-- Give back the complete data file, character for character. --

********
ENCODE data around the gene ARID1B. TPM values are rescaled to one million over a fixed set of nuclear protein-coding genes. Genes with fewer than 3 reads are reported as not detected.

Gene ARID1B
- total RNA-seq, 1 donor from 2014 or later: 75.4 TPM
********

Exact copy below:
ENCODE data around the gene ARID1B. TPM values are rescaled to one million over a fixed set of nuclear protein-coding genes. Genes with fewer than 3 reads are reported as not detected.

Gene ARID1B
- total RNA-seq, 1 donor from 2014 or later: 75.4 TPM